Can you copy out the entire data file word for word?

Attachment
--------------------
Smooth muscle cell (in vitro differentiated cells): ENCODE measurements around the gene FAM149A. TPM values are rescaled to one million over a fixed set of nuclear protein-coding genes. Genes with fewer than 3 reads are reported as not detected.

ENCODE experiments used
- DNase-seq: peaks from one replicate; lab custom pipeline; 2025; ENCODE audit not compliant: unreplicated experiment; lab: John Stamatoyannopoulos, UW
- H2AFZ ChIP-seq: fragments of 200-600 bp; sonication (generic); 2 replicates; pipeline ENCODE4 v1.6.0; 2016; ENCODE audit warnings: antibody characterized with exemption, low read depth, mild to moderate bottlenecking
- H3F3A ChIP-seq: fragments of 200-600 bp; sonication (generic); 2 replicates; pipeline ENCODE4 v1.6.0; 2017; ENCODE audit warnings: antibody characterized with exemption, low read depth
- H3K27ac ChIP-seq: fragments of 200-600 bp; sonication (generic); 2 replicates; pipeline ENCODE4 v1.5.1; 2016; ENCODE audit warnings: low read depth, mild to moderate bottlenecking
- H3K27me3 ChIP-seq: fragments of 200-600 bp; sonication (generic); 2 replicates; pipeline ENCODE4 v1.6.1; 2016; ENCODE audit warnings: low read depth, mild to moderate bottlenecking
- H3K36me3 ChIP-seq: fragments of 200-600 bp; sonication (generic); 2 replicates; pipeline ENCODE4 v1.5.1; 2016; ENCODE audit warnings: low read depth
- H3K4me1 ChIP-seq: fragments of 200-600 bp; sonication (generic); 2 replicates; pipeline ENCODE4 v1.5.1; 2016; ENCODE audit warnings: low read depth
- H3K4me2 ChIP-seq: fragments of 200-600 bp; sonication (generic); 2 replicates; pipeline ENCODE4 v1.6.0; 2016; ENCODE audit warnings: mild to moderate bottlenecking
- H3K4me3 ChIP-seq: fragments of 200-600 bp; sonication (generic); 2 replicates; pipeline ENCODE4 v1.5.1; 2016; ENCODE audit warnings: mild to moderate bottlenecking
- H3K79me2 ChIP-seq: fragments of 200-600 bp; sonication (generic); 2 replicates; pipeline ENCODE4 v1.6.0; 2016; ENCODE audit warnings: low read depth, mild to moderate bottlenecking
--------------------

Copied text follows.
Smooth muscle cell (in vitro differentiated cells): ENCODE measurements around the gene FAM149A. TPM values are rescaled to one million over a fixed set of nuclear protein-coding genes. Genes with fewer than 3 reads are reported as not detected.

ENCODE experiments used
- DNase-seq: peaks from one replicate; lab custom pipeline; 2025; ENCODE audit not compliant: unreplicated experiment; lab: John Stamatoyannopoulos, UW
- H2AFZ ChIP-seq: fragments of 200-600 bp; sonication (generic); 2 replicates; pipeline ENCODE4 v1.6.0; 2016; ENCODE audit warnings: antibody characterized with exemption, low read depth, mild to moderate bottlenecking
- H3F3A ChIP-seq: fragments of 200-600 bp; sonication (generic); 2 replicates; pipeline ENCODE4 v1.6.0; 2017; ENCODE audit warnings: antibody characterized with exemption, low read depth
- H3K27ac ChIP-seq: fragments of 200-600 bp; sonication (generic); 2 replicates; pipeline ENCODE4 v1.5.1; 2016; ENCODE audit warnings: low read depth, mild to moderate bottlenecking
- H3K27me3 ChIP-seq: fragments of 200-600 bp; sonication (generic); 2 replicates; pipeline ENCODE4 v1.6.1; 2016; ENCODE audit warnings: low read depth, mild to moderate bottlenecking
- H3K36me3 ChIP-seq: fragments of 200-600 bp; sonication (generic); 2 replicates; pipeline ENCODE4 v1.5.1; 2016; ENCODE audit warnings: low read depth
- H3K4me1 ChIP-seq: fragments of 200-600 bp; sonication (generic); 2 replicates; pipeline ENCODE4 v1.5.1; 2016; ENCODE audit warnings: low read depth
- H3K4me2 ChIP-seq: fragments of 200-600 bp; sonication (generic); 2 replicates; pipeline ENCODE4 v1.6.0; 2016; ENCODE audit warnings: mild to moderate bottlenecking
- H3K4me3 ChIP-seq: fragments of 200-600 bp; sonication (generic); 2 replicates; pipeline ENCODE4 v1.5.1; 2016; ENCODE audit warnings: mild to moderate bottlenecking
- H3K79me2 ChIP-seq: fragments of 200-600 bp; sonication (generic); 2 replicates; pipeline ENCODE4 v1.6.0; 2016; ENCODE audit warnings: low read depth, mild to moderate bottlenecking